Paywalls exist because quality journalism costs both time and money. If your go-to source for news doesn’t have a paywall, there’s a chance it will soon: the Reuters Institute for the Study of Journalism reports 48% of US outlets in 2019 had a paywall, which is ten percentage points higher than in 2017. From this sample, 94% of digital-born outlets still operate on a free model, while regional newspapers adopting subscription models for digital news at higher rates.

Ironically, if you want to learn more about paywalls, you’ll likely have to look behind them. Fortune reported in late 2019 (with a Paywall) how all Condé Nast publications were pivoting their model. But the COVID-19 pandemic, and other natural disasters, caused many media giants to drop their paywalls to provide necessary information to a larger audience, a topic which Adweek reported on (behind a paywall). 

Why Paywalls Make Sense for Media 

The channels from which we receive news have changed. While newspapers, broadcast and magazines were once the pinnacle, digital media has become the standard. This pivot has dramatically affected journalists. Pew Research Center reports newsrooms have shed half of their employees since 2008. This startling statistic proves how sustainability in media is a difficult and complex venture.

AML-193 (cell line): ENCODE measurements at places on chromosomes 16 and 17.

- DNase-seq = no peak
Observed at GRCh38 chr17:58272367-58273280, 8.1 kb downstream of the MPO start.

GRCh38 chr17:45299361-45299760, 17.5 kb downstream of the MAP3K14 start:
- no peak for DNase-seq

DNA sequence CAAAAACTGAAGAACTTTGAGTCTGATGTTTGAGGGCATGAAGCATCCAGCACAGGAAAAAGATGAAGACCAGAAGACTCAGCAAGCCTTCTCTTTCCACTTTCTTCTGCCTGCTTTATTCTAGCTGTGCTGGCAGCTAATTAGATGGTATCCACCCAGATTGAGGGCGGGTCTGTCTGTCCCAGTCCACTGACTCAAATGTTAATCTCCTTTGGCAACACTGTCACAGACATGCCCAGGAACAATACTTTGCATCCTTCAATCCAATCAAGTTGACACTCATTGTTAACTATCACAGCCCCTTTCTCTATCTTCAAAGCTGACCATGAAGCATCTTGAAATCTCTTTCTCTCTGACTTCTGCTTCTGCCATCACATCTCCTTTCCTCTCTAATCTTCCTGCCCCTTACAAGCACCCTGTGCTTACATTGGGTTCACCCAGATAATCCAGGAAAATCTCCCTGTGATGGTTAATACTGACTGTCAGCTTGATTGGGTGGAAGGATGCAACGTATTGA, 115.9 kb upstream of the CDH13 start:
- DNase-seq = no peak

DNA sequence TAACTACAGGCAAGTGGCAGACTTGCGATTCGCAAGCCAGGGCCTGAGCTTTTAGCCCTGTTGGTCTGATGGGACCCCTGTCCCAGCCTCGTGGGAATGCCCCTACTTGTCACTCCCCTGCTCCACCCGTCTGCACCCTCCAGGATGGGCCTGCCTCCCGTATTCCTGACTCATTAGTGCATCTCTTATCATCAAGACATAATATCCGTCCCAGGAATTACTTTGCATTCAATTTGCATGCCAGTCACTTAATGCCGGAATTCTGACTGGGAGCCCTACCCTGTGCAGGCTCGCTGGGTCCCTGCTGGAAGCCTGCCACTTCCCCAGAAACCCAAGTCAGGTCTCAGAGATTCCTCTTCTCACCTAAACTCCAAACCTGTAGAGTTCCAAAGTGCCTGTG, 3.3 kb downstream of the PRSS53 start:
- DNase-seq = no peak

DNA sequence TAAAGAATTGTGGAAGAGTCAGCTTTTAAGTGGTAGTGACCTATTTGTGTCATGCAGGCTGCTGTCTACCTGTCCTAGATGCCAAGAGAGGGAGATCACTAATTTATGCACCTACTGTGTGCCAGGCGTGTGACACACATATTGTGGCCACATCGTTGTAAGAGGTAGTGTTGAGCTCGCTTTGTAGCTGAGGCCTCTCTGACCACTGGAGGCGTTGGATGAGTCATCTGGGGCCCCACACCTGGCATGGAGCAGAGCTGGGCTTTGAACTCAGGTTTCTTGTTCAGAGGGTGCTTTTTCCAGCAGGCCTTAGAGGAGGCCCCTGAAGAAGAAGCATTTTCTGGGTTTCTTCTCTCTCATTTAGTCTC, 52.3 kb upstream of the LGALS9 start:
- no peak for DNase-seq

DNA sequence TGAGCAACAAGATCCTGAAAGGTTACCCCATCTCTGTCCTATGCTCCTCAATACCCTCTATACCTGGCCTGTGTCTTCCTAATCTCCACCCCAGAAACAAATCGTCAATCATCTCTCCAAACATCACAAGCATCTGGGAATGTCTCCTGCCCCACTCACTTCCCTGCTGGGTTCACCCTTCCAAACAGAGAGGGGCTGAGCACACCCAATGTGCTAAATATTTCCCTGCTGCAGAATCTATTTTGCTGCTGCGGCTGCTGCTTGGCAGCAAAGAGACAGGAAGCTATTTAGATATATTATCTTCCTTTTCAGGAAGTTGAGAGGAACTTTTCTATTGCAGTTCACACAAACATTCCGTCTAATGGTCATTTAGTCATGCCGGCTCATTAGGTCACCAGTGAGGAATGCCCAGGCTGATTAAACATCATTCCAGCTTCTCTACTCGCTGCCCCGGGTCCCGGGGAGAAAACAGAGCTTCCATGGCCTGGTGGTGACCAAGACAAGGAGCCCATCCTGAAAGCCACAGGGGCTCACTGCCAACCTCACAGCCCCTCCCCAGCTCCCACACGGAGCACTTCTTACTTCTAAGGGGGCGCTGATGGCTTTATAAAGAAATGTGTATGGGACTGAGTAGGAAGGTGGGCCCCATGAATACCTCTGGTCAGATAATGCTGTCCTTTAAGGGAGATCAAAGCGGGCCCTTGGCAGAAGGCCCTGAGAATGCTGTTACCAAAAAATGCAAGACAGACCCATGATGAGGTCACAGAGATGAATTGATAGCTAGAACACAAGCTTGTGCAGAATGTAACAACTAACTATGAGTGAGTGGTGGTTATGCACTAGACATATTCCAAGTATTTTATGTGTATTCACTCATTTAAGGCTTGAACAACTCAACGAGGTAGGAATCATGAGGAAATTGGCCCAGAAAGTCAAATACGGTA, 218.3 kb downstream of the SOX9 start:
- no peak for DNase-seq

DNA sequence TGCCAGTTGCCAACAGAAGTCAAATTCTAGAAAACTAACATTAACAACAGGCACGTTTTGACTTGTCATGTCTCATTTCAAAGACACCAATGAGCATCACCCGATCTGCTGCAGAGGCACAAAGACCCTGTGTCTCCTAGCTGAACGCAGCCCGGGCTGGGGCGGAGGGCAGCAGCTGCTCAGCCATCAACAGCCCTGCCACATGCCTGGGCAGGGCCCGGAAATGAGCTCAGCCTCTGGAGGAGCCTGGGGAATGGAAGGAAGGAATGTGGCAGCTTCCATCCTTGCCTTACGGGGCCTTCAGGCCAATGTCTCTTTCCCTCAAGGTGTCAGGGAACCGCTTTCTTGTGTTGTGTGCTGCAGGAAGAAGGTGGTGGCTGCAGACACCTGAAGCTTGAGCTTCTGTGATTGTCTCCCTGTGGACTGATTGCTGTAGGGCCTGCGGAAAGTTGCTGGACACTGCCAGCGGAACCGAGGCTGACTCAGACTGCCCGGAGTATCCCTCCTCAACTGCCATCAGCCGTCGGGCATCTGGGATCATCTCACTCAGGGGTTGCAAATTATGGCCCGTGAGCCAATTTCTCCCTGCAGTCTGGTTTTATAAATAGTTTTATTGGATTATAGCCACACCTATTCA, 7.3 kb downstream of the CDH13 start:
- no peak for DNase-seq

Earlier this year, BLASTmedia spoke with Travis Bernard, Senior Director, Membership at TechCrunch to uncover how the publication incorporated paywalls via Extra Crunch. His perspective is of quality rather than quantity: instead of ramping up advertising, the publication doubled down on a smaller but more engaged audience. The subscription audience includes startup teams, entrepreneurs, founders, investors and others who want Extra Crunch’s content.  Whereas is focused on metrics like unique users and engagement, Extra Crunch offers the publisher new insights around, “layer of conversions, conversion rates, reads by subscribers, and engagement time for subscribers.” 

How Brands Benefit from Gated Coverage 

Media coverage secured on a publication with a paywall is just as important as coverage secured on one without. There are many reasons why media coverage is important, from boosting thought leadership to increasing a website’s Domain Authority, and paywalls don’t negate these. 

Subscribers to gated publications have shown they are committed to the outlet to the point of opening their wallets. Simultaneously, editors with a strong subscriber base can dedicate more time and resources to quality journalism and content. In turn, this means brands that secured coverage on these outlets know they are part of a higher-quality opportunity. 

While paywalls are changing the media landscape, it’s not the end of media relations or opportunities for quality coverage. Now is the time for PR pros to foster stronger relationships with editors to meet the higher expectations available for quality journalism. For guidance on amplifying media opportunities (both gated and not), check out our ebook: Maximizing your media coverage.

3 Ways Employees Can Extend the Life of Media Coverage